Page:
unnest(cols = .pred)

f_pred %>% 
  ggplot(aes(x = .time, y = .pred_survival, col = id)) +

Usually, the linear predictor is the linear combination of the predictors, weighted with the coefficients, often denoted as $x^{T} \beta$. This is what is being returned by the glmnet engine for proportional_hazards() models and by the mboost engine for boost_tree() models (e.g., with mode "censored regression"). For proportional hazards models, the linear predictor describes relative risk, i.e., it refers to a pair of observations: the observation $x$ and a reference observation of predictors with value 0.

The survival package implements different choices for the reference observation. As a default it uses the mean predictor, i.e., the observation $x$ is centered with the mean predictor before the usual weighted linear combination is calculated. What makes a useful reference observation is context-dependent and can be more complex than just 0 or the average. In a medical setting with predictors age and drug concentration, one might be interested in the effect relative to mean age but a drug concentration of 0 (the control group). While we think through a more general approach to specifying such a reference observation or baseline hazard, we ensure that all engines in censored use the same approach: a reference observation of 0.

Let’s illustrate the difference in (default) predictions derived from the survival and censored packages and their relationship with the linear predictor. The prodlim package lets us simulate survival data with two predictors X1 (binary) and X2 (numeric) which both have an effect of $exp(1)$ on the hazard of the unobserved event time.


# add 0.5 to X2 (with mean 0) to demonstrate the effect of centering
train_dat <- SimSurv(2000) %>% mutate(X2 = X2 + 0.5)
test_dat <- SimSurv(20) %>% mutate(X2 = X2 + 0.5)
test_pred <- test_dat[, 5:6]

We can compare the value of the linear predictor using the true coefficients of 1 with the predictions from the survival package. Plotting them against each other shows the offset of the mean of X2.

fit_survival <- coxph(Surv(time, status) ~ X1 + X2, data = train_dat)
pred_survival <- predict(fit_survival, newdata = test_pred)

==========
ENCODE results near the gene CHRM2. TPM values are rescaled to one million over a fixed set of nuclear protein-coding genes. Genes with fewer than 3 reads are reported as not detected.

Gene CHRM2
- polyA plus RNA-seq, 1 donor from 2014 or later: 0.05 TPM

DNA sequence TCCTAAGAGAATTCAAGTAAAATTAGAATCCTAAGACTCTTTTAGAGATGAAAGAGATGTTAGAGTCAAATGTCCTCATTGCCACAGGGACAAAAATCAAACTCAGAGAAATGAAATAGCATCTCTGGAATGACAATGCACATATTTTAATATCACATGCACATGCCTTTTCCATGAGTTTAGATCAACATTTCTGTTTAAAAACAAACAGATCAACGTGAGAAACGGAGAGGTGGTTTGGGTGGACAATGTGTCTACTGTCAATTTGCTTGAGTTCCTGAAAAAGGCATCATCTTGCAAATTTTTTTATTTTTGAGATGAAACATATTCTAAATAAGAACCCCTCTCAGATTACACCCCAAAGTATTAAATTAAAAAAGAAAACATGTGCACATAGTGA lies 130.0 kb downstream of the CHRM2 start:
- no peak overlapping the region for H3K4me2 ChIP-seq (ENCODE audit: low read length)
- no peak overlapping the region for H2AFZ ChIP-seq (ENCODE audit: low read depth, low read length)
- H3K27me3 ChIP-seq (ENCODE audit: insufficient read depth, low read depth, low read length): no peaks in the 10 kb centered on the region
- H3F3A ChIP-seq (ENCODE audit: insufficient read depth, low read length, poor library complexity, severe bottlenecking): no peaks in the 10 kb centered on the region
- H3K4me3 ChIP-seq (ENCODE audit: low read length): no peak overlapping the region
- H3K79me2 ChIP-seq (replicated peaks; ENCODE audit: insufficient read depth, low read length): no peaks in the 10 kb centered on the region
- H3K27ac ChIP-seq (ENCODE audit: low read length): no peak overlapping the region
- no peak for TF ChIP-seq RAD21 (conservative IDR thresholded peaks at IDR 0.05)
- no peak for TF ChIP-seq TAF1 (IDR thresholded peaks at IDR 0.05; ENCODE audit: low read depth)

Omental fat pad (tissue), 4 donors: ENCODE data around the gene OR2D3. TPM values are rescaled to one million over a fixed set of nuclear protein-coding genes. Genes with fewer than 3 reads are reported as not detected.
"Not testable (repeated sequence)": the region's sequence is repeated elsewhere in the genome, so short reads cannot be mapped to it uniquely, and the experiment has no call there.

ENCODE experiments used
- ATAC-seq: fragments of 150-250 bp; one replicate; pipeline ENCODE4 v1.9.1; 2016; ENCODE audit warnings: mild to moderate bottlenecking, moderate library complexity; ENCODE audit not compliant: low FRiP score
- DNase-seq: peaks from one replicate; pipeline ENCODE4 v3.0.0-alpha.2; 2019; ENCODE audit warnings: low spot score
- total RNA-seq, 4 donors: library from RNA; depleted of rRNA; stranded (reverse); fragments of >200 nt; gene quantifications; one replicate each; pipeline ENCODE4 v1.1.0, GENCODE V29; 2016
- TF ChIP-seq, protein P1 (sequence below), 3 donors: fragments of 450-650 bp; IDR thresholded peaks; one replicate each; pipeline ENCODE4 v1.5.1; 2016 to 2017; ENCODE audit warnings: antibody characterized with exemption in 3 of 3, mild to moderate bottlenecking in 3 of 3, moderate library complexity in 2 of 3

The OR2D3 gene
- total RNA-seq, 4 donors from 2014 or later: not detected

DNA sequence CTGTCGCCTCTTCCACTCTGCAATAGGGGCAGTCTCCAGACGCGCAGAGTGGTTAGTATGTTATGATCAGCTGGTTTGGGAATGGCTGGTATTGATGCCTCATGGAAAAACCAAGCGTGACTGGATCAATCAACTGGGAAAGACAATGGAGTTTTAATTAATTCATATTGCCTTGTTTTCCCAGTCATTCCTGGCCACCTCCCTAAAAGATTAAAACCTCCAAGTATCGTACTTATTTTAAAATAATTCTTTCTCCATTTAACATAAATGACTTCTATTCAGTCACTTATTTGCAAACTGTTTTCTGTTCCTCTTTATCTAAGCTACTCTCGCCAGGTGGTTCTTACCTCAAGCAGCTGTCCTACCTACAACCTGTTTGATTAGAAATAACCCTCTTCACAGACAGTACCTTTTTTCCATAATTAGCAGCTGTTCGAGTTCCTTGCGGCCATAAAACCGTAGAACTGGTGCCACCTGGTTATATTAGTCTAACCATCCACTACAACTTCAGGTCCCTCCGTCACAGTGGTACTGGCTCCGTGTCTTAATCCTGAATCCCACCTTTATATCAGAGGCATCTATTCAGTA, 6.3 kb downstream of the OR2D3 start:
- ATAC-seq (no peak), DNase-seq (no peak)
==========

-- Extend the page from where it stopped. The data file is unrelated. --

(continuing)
pred <- bind_cols(
  test_pred %>% mutate(linear_pred = X1 * 1 + X2 * 1),
  tibble(pred_survival = pred_survival)

#> [1] 0.4683339
pred %>% 
  ggplot(aes(linear_pred, pred_survival)) + 
  geom_point() +
  geom_abline(slope = 1, intercept = 0)

Measuring performance is a key element of predictive modelling. Our design philosophy in tidymodels is that the calculation of performance metrics should be agnostic to ancillary information such as the model type or the training set. Essentially all you need are the observations and the predictions. For proportional hazards models, the observation and the prediction actually describe different aspects of survival: the observation is the survival time while the prediction describes the risk; the two have an inverse relationship. To help us standardize the assessment modules, we change the sign of the linear predictor. This may be opposite to the sign of predictions obtained using the underlying engine directly. You can opt out of this by setting the increasing argument of predict() to FALSE.

fit_censored <- proportional_hazards() %>% 
  set_engine("survival") %>% 
  fit(Surv(time, status) ~ X1 + X2, data = train_dat)
pred_censored <- predict(fit_censored, type = "linear_pred", new_data = test_pred)

pred <- bind_cols(
  pred_censored %>% rename(pred_censored = .pred_linear_pred)

pred %>% 
  ggplot(aes(linear_pred, pred_censored)) + 
  geom_point() +
  geom_abline(slope = -1, intercept = 0)

Model and prediction types available in censored

Currently, censored contains the following models, engine, and prediction types with ✔ indicating “available”, ✖ indicating “unavailable”, and ◯ indicating “to do”.

model engine time survival linear_pred raw quantile hazard
bag_tree rpart
boost_tree mboost
decision_tree party
decision_tree rpart
proportional_hazards glmnet
proportional_hazards survival
rand_forest party
rand_forest randomForestSRC
rand_forest ranger
survival_reg flexsurv
survival_reg survival

What’s next?

We want survival analysis to be a first-class citizen in tidymodels which means having access to preprocessing, resampling, models, metrics, and tuning. The next steps on that path are:

  • A role for censoring indicator columns and a step step_surv() in recipes.
  • A new ROC metric for survival models in yardstick.
  • An adaption of workflows and tune is to follow after that.

Additionally, we are in the process of figuring out how different types of censoring and time-dependent effects fit into our API.

We’d love to hear from you! Some questions we have include: Would you find this useful? Are there particular models/methods you’d like to see? Do you use time-dependent effects? Do you use interactions? Which types of censoring do you use?

We’d greatly appreciate feedback, ideally in the replies to the corresponding post on RStudio Community!